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Michael Adler

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After his retirement from GE, Adler served as Vice President of Technology of Mechanical Technology Inc. (MTI), and Research Professor at Rensselaer Polytechnic Institute. With these groups he helped develop micro fuel cells for cell phone use and worked on advanced power semiconductors.  
 
After his retirement from GE, Adler served as Vice President of Technology of Mechanical Technology Inc. (MTI), and Research Professor at Rensselaer Polytechnic Institute. With these groups he helped develop micro fuel cells for cell phone use and worked on advanced power semiconductors.  
  
He has published over 100 papers and was elected IEEE Fellow for his work in power devices. Adler was [[Presidents of the Institute of Electrical and Electronics Engineers (IEEE)|IEEE president]] in 2003.  
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He has published over 100 papers and was elected [[IEEE Fellow Grade History|IEEE Fellow]] for his work in power devices. Adler was [[Presidents of the Institute of Electrical and Electronics Engineers (IEEE)|IEEE president]] in 2003.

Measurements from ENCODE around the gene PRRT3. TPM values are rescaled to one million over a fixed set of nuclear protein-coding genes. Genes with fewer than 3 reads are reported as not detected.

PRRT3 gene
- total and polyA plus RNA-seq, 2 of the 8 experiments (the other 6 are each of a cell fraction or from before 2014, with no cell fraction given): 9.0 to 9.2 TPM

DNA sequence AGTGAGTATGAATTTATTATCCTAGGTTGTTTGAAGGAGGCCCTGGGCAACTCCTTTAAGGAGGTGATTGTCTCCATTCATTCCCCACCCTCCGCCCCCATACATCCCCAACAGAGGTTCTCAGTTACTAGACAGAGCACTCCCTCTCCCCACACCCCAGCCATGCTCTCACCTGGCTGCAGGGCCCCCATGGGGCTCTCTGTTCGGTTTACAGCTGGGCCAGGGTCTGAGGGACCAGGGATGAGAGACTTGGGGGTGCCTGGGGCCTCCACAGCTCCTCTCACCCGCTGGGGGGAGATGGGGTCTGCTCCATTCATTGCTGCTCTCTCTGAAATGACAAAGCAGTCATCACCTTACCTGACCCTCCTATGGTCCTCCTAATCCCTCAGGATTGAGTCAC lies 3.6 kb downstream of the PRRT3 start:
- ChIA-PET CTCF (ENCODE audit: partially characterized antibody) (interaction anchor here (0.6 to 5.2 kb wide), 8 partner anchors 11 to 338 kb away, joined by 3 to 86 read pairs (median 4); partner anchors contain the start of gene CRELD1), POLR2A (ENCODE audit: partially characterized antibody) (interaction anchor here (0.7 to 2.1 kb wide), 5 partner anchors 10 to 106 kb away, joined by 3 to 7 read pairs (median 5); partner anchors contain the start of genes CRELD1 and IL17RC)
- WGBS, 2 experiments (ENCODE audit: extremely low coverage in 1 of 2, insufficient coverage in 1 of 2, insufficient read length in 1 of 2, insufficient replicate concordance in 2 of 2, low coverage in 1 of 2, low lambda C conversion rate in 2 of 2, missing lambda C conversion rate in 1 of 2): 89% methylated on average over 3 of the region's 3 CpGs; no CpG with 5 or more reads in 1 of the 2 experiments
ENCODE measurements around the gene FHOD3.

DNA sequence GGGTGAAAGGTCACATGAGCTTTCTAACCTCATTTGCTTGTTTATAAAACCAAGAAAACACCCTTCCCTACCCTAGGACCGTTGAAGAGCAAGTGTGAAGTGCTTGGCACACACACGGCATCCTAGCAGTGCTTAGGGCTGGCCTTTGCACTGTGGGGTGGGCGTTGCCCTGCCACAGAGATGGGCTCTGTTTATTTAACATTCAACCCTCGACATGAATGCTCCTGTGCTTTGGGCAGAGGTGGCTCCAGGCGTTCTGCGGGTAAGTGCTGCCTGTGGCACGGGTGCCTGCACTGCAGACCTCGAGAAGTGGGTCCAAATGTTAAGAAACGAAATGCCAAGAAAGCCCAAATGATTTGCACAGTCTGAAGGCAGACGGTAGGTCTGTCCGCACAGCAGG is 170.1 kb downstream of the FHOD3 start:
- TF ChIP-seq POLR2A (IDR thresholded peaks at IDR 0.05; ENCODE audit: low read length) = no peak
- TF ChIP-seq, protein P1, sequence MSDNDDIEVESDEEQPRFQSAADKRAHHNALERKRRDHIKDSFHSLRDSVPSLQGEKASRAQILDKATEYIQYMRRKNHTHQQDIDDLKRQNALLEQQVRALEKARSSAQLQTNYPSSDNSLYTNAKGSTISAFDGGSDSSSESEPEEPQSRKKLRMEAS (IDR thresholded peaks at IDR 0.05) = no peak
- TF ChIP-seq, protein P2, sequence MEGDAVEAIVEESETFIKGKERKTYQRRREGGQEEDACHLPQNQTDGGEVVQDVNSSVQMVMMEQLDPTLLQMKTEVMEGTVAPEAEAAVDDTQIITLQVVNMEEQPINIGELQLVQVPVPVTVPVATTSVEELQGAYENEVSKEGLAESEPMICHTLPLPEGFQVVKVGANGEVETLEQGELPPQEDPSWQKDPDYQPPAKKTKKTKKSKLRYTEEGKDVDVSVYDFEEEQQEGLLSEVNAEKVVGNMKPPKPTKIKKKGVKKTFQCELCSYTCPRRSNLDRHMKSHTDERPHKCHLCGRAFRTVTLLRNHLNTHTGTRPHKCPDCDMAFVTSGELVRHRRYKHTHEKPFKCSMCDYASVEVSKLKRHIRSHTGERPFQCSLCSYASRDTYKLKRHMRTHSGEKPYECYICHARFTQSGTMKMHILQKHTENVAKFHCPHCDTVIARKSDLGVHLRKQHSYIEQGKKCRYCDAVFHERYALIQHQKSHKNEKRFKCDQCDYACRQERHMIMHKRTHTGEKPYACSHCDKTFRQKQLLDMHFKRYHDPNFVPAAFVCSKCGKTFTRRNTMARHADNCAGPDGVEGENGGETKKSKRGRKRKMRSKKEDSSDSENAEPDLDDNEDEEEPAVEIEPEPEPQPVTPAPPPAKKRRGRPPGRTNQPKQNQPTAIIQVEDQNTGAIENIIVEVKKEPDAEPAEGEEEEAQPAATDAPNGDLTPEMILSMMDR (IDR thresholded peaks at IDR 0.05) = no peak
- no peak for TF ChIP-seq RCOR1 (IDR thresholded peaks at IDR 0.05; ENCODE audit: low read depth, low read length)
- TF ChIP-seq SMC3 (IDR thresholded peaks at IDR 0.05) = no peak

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[[Category:People_and_organizations]] [[Category:Engineers]]
 
[[Category:People_and_organizations]] [[Category:Engineers]]

Revision as of 17:03, 11 September 2009

Michael Adler: Biography

Born:

Dr. Michael Adler graduated from MIT in 1971 as a PhD in the area of solid state physics.

He began work at General Electric in 1971.  In his early career at GE, Adler was involved with the invention and development of a new generation of power semiconductors including the IGBT, the power MOSFET, and the power IC. From 1985 until his retirement in 2000, he headed a laboratory of 150 people to develop power electronics, control systems, and high-density electronic assemblies.

After his retirement from GE, Adler served as Vice President of Technology of Mechanical Technology Inc. (MTI), and Research Professor at Rensselaer Polytechnic Institute. With these groups he helped develop micro fuel cells for cell phone use and worked on advanced power semiconductors.

He has published over 100 papers and was elected IEEE Fellow for his work in power devices. Adler was IEEE president in 2003.

Would you like to help us? Use the edit tab to contribute to this article.